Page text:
A mutation affecting the synthesis of 4-chloroindole-3-acetic acid

John J. Ross, Nathan D. Tivendale, Sandra E. Davidson, James B. Reid, Noel W. Davies, Laura J. Quittenden, Jason A. Smith

Research output: Contribution to journalArticlepeer-review

1 Scopus citations

Abstract

Traditionally, schemes depicting auxin biosynthesis in plants have been notoriously complex. They have involved up to four possible pathways by which the amino acid tryptophan might be converted to the main active auxin, indole-3-acetic acid (IAA), while another pathway was suggested to bypass tryptophan altogether. It was also postulated that different plants use different pathways, further adding to the complexity. In 2011, however, it was suggested that one of the four tryptophan-dependent pathways, via indole-3-pyruvic acid (IPyA), is the main pathway in Arabidopsis thaliana,1 although concurrent operation of one or more other pathways has not been excluded. We recently showed that, for seeds of Pisum sativum (pea), it is possible to go one step further.2 Our new evidence indicates that the IPyA pathway is the only tryptophan-dependent IAA synthesis pathway operating in pea seeds. We also demonstrated that the main auxin in developing pea seeds, 4-chloroindole-3-acetic acid (4-Cl-IAA), which accumulates to levels far exceeding those of IAA, is synthesized via a chlorinated version of the IPyA pathway.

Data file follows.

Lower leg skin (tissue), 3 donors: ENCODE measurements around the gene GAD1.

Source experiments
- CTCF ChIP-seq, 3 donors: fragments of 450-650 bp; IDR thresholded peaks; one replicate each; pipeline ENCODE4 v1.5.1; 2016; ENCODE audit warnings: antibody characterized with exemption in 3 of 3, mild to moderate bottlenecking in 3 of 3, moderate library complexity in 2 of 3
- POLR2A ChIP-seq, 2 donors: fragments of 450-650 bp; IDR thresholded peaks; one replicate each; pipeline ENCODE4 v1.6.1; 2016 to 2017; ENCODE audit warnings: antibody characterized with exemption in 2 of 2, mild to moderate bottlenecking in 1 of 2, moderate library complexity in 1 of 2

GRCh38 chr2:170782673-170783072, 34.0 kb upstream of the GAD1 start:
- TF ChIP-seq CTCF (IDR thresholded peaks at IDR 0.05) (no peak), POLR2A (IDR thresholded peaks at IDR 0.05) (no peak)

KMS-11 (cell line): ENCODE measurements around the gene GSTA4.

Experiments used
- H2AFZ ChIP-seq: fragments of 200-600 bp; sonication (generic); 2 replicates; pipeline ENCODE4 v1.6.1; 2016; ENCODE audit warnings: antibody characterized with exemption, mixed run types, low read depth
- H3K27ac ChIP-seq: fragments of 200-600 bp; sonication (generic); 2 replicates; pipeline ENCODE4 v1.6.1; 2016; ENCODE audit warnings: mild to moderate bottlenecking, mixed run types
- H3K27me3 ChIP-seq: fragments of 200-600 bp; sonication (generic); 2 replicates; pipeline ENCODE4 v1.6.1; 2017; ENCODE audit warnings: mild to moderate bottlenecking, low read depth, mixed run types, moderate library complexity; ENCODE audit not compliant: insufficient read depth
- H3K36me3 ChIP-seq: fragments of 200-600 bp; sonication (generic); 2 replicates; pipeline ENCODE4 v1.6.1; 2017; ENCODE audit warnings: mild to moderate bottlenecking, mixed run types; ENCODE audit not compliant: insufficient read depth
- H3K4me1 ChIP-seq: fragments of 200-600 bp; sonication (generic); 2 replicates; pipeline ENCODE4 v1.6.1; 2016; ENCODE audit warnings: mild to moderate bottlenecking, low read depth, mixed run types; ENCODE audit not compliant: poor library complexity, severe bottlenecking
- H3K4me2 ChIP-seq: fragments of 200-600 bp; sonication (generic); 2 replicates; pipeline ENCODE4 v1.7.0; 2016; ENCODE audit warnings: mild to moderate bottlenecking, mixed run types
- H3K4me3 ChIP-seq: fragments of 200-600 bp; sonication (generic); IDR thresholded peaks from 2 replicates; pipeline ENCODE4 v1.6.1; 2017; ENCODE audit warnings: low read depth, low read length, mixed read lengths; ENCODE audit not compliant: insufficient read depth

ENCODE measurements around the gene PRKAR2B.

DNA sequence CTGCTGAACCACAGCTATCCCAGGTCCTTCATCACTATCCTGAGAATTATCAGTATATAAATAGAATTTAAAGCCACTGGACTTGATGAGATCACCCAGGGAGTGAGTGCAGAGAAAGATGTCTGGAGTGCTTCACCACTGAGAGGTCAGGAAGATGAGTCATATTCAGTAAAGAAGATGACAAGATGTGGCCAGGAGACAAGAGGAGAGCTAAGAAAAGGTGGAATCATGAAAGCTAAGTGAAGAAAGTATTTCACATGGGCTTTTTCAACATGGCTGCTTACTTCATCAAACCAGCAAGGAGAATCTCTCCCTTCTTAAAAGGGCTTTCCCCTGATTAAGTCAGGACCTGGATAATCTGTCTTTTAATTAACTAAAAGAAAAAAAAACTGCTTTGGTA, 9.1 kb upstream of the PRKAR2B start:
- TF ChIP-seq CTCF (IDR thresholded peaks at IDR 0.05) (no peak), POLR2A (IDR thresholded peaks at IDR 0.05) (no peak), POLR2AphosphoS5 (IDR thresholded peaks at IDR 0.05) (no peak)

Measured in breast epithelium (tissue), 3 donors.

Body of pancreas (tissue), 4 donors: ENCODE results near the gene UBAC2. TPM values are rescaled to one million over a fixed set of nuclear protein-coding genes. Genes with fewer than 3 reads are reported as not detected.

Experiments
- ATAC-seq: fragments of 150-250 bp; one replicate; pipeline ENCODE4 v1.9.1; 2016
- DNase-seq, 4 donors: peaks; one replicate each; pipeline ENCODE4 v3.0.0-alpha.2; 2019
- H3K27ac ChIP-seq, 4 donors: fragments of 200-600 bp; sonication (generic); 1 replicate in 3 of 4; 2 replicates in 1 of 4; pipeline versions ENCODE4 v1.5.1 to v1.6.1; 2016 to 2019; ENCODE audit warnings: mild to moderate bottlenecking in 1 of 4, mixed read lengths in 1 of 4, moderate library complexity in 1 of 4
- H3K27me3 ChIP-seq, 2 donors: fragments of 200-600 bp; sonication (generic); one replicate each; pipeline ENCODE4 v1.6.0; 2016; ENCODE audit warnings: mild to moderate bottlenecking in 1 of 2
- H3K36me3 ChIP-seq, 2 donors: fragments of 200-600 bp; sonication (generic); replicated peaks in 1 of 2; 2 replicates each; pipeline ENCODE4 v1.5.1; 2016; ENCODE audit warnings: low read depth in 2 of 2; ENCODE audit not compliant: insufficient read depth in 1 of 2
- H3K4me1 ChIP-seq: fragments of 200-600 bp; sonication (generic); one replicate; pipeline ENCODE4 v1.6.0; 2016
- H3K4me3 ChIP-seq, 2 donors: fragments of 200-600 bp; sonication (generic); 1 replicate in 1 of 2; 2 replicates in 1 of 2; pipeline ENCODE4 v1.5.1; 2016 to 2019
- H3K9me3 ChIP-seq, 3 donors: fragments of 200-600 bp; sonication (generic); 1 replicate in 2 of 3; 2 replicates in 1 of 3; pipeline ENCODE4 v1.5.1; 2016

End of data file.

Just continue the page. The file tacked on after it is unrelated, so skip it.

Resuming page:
Original languageEnglish (US)
JournalPlant Signaling and Behavior
Volume7
Issue number12
DOIs
StatePublished - 2012

Keywords

  • Auxin synthesis
  • Halogenation
  • Indole-3-pyruvic acid
  • Tryptophan aminotransferase

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